Neurodevelopmental help: Sensory skills

Sensory skills involve the senses of smell, touch, vision, hearing, balance and proprioception (where your body is in space) and taste. Our sensory skills constantly work together alongside our motor skills to understand and process the world around us.

Children often develop their sensory skills during their early life experiences. For example, being involved in messy play and feeling the different materials, splashing in the bath to make bubbles as well as squashing items of food before they eat it. As adults we continue to see the impact of our sensory preferences each day. For example, we all will have some preferences such as liking smells such as cut grass or petrol, preferring hot or cold weather or eating spicy verses non-spicy foods. We all use our senses every day and this helps us to seek out things we like as well as avoid things we are less keen on.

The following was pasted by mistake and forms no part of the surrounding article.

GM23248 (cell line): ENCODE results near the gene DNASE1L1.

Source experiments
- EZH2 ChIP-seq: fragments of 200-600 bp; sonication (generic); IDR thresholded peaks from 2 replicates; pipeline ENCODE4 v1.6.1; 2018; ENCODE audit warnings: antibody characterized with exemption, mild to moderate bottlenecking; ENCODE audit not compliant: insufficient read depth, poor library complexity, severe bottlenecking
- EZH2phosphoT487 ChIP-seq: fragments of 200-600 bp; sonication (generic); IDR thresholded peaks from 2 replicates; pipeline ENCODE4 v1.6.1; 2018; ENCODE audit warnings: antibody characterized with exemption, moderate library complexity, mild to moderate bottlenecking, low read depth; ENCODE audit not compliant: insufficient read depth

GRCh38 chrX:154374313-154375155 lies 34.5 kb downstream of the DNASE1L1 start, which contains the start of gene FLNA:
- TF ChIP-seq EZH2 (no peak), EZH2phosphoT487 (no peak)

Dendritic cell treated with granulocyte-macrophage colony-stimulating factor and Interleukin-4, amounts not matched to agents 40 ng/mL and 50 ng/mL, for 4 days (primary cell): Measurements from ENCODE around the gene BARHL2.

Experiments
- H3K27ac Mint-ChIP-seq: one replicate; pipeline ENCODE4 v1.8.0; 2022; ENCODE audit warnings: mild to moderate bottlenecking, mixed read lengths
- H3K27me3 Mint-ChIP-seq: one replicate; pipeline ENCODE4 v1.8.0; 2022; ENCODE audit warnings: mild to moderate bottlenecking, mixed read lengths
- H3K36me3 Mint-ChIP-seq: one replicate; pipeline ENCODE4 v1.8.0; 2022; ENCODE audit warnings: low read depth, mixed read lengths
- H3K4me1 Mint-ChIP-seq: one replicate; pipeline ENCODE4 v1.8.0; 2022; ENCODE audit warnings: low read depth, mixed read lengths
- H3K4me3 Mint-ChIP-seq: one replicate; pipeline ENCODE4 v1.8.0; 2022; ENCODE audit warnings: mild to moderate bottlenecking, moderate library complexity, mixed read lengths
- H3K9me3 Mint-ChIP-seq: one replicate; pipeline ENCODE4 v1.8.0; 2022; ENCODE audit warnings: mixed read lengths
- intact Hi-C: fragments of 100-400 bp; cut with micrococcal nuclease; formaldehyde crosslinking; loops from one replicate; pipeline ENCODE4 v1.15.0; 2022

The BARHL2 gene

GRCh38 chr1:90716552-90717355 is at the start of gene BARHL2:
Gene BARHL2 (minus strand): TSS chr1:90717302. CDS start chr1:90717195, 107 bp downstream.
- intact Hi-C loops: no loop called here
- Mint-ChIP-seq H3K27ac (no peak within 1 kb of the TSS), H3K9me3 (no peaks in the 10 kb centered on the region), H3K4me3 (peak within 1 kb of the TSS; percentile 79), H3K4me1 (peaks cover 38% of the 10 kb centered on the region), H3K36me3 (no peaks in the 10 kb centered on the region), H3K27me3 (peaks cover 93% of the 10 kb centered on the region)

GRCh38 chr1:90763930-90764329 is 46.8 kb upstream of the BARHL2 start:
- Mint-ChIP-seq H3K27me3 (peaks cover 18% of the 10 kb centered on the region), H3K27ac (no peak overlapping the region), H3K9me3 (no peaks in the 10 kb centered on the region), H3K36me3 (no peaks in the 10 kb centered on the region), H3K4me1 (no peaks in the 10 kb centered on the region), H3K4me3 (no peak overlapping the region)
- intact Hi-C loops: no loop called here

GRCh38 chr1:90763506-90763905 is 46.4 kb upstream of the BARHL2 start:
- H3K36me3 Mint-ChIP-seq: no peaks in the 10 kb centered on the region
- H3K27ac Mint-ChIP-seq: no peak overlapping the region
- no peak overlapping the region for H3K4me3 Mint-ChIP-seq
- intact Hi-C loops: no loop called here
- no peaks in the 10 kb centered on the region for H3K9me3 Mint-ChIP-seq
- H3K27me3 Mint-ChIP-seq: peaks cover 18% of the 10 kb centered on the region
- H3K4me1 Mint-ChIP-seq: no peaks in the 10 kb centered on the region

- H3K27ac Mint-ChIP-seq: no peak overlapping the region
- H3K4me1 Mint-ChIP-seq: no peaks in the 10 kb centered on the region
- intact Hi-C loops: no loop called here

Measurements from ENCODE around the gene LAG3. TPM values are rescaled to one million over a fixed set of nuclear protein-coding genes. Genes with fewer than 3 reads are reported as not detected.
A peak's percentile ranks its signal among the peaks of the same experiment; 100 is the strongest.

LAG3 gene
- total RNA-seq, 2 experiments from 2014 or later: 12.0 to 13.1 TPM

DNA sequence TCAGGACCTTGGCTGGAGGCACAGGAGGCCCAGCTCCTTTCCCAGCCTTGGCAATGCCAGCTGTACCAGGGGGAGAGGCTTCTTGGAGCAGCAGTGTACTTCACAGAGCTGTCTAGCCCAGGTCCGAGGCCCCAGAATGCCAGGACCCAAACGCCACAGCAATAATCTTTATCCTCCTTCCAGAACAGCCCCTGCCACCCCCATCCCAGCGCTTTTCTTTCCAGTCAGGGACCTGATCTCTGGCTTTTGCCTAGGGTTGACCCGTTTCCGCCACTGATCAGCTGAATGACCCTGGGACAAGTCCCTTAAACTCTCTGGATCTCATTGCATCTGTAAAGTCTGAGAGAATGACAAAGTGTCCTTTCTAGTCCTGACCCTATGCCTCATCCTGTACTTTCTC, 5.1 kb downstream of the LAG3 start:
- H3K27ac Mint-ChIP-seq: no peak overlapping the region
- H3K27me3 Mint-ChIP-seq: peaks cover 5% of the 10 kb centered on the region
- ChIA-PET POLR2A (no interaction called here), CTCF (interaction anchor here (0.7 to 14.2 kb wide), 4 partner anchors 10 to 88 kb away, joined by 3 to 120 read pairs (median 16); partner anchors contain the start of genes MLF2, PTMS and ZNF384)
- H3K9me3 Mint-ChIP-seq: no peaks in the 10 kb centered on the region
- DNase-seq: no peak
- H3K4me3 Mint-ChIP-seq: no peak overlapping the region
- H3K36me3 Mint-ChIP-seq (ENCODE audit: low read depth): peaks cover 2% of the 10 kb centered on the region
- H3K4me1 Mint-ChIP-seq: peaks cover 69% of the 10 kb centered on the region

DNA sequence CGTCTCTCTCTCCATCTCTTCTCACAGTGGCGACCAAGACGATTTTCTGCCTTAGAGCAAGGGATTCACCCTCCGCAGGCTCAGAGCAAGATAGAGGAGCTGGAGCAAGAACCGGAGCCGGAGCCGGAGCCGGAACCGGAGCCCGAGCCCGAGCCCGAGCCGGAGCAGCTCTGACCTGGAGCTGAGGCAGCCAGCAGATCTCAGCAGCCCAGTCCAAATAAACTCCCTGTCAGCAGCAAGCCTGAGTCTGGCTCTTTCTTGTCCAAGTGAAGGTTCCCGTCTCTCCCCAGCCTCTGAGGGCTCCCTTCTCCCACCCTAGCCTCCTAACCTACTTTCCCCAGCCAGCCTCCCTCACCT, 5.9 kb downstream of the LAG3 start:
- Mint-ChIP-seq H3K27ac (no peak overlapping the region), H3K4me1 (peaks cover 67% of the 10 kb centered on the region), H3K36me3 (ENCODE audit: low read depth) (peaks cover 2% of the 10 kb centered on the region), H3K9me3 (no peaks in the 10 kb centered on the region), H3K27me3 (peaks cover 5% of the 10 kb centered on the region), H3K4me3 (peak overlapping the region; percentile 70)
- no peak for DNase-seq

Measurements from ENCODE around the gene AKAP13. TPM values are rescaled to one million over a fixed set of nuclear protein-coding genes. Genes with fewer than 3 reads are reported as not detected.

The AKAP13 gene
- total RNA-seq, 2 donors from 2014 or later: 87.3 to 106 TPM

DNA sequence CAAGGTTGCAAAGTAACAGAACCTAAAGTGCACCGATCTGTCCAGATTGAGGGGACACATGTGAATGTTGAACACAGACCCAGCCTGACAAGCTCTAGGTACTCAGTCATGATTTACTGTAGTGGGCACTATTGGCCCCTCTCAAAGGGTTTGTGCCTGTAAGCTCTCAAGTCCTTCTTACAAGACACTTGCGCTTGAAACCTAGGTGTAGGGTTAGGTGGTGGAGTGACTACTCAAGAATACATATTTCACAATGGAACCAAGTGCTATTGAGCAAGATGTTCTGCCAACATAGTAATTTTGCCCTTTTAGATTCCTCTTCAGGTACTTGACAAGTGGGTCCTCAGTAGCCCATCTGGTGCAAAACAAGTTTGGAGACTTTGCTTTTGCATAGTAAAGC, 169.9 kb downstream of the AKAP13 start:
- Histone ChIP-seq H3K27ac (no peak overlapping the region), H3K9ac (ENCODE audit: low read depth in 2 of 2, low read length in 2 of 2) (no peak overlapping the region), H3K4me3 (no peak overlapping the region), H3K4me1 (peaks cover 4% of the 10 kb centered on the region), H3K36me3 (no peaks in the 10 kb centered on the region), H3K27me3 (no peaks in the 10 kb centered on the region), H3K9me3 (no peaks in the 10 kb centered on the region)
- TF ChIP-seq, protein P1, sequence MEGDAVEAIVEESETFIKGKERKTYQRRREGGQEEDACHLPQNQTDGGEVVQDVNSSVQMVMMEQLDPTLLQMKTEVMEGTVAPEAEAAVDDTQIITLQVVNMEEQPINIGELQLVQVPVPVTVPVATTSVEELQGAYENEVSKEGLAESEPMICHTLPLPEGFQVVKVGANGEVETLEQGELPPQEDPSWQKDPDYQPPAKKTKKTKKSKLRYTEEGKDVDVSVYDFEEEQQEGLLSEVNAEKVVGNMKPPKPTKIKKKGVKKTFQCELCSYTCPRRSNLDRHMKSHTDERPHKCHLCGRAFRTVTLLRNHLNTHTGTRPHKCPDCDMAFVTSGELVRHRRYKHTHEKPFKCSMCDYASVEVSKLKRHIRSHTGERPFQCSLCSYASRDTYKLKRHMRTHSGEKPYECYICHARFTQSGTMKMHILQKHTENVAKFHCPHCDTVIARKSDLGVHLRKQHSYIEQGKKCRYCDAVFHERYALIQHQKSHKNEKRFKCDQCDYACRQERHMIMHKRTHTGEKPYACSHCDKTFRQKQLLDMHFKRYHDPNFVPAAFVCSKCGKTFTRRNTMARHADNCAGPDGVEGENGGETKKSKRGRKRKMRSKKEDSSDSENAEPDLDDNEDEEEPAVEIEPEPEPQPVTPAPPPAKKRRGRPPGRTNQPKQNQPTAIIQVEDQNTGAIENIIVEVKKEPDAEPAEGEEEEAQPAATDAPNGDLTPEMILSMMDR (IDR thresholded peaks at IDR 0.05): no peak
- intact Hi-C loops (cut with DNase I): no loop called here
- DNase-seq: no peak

For children and young people with neurodevelopmental needs we are beginning to understand more and more how they may make sense of the world around them and organise all of the sensory information they receive each day. Like the examples above of adult preferences, we may see children and young people seeking out certain sensations. For example, spinning to get movement feedback or covering their ears when something is loud or unpleasant sounding to them. Children and young people, like adults can be under or over sensitive to a range of stimuli. Unlike adults they may not be able to remove themselves from a situation as easily so they may benefit from adjustments being made.

The resources on this page are to try and help adults supporting a child or young person’s sensory skills. The resources include leaflets, video clips, webinars and courses that you are able to attend. They all provide support and can be accessed when they may be needed.

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